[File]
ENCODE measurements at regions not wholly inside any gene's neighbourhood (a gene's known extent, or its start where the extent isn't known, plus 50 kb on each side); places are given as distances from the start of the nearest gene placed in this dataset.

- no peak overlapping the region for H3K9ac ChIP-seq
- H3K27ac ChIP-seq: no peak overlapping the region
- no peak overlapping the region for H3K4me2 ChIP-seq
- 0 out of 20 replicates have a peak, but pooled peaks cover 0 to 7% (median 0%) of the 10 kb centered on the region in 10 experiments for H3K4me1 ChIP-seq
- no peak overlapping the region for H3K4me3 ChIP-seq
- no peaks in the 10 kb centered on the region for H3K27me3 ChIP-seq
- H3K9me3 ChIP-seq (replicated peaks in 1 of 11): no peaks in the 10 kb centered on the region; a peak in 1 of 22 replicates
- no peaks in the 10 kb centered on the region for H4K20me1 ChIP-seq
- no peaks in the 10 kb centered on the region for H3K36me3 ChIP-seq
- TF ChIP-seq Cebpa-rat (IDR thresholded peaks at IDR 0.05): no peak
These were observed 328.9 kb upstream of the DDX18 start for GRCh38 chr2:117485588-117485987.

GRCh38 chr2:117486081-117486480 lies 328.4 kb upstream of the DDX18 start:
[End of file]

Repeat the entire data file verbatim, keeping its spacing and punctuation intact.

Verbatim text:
ENCODE measurements at regions not wholly inside any gene's neighbourhood (a gene's known extent, or its start where the extent isn't known, plus 50 kb on each side); places are given as distances from the start of the nearest gene placed in this dataset.

- no peak overlapping the region for H3K9ac ChIP-seq
- H3K27ac ChIP-seq: no peak overlapping the region
- no peak overlapping the region for H3K4me2 ChIP-seq
- 0 out of 20 replicates have a peak, but pooled peaks cover 0 to 7% (median 0%) of the 10 kb centered on the region in 10 experiments for H3K4me1 ChIP-seq
- no peak overlapping the region for H3K4me3 ChIP-seq
- no peaks in the 10 kb centered on the region for H3K27me3 ChIP-seq
- H3K9me3 ChIP-seq (replicated peaks in 1 of 11): no peaks in the 10 kb centered on the region; a peak in 1 of 22 replicates
- no peaks in the 10 kb centered on the region for H4K20me1 ChIP-seq
- no peaks in the 10 kb centered on the region for H3K36me3 ChIP-seq
- TF ChIP-seq Cebpa-rat (IDR thresholded peaks at IDR 0.05): no peak
These were observed 328.9 kb upstream of the DDX18 start for GRCh38 chr2:117485588-117485987.

GRCh38 chr2:117486081-117486480 lies 328.4 kb upstream of the DDX18 start: